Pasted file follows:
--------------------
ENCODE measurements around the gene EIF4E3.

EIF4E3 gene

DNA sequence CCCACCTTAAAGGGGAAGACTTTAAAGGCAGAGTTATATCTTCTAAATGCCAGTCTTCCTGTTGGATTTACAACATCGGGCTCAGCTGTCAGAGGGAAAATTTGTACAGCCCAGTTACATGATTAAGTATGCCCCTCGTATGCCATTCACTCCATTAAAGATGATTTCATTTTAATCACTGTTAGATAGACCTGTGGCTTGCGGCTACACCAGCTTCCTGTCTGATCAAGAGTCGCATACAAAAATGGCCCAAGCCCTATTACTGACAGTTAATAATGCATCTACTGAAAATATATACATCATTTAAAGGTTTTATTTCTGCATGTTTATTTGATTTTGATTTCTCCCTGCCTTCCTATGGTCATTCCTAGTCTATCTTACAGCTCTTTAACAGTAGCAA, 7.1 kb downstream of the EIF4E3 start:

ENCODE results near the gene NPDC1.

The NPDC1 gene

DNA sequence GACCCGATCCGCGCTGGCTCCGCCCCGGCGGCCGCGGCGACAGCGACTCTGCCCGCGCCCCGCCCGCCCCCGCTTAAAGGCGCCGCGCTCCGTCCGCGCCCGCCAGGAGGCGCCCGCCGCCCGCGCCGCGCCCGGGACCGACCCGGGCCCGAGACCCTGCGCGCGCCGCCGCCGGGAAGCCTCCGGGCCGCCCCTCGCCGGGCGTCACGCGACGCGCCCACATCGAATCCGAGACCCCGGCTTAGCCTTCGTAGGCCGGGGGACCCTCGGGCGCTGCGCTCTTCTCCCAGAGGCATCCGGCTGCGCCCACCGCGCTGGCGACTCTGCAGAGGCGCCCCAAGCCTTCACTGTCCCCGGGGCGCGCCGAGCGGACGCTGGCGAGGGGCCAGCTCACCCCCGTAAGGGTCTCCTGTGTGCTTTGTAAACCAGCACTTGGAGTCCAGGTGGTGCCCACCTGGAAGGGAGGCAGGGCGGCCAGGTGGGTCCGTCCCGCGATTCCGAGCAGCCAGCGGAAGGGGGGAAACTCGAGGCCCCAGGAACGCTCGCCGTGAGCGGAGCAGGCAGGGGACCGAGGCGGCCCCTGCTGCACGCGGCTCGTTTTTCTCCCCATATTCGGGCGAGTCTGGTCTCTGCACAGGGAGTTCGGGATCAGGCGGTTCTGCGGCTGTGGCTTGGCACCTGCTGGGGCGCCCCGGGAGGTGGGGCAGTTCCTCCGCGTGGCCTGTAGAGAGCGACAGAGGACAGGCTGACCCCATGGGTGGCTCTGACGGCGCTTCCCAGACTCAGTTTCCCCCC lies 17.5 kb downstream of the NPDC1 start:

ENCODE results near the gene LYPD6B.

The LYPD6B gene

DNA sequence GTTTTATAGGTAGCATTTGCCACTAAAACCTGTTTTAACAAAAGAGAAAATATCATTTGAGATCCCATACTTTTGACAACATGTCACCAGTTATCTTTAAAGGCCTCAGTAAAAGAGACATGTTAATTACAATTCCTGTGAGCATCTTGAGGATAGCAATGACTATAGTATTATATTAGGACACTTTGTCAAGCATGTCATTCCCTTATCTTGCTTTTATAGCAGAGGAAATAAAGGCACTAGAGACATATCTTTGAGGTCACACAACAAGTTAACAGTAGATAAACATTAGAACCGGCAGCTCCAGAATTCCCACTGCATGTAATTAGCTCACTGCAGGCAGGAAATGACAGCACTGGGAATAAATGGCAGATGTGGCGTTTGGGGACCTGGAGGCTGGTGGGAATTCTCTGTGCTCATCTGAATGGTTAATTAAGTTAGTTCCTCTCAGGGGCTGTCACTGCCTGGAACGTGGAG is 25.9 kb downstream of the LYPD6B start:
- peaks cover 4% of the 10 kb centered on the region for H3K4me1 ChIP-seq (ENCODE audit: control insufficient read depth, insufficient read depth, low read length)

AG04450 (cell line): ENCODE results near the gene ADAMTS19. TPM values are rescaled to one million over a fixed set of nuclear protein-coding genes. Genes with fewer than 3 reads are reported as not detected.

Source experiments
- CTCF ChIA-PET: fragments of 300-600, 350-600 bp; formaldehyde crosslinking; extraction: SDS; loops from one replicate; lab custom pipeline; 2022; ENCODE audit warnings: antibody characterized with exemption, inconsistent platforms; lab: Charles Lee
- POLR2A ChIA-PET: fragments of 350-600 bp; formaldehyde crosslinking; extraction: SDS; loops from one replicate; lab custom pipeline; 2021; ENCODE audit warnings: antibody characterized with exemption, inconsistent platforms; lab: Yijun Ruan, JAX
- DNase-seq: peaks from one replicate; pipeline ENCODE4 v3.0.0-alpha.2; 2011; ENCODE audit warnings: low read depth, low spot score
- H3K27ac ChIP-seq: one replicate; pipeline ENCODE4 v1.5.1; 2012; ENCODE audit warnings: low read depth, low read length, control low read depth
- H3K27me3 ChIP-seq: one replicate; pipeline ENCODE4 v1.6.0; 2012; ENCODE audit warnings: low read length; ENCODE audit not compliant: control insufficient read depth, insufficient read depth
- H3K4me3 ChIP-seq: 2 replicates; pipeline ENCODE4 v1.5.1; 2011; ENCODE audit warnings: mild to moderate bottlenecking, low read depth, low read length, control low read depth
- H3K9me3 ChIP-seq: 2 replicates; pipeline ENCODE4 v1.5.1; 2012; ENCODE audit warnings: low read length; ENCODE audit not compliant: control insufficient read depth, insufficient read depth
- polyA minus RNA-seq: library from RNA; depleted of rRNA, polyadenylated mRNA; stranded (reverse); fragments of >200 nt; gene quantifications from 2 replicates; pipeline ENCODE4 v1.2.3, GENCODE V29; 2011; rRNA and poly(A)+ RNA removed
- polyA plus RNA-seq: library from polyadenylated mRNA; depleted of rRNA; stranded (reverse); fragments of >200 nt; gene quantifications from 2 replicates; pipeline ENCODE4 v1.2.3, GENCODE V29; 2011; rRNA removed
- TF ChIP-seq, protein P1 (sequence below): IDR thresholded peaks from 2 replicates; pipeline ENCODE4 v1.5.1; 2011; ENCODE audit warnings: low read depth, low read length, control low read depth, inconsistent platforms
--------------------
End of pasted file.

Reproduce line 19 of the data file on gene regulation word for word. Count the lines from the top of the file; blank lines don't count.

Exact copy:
- H3K9me3 ChIP-seq: 2 replicates; pipeline ENCODE4 v1.5.1; 2012; ENCODE audit warnings: low read length; ENCODE audit not compliant: control insufficient read depth, insufficient read depth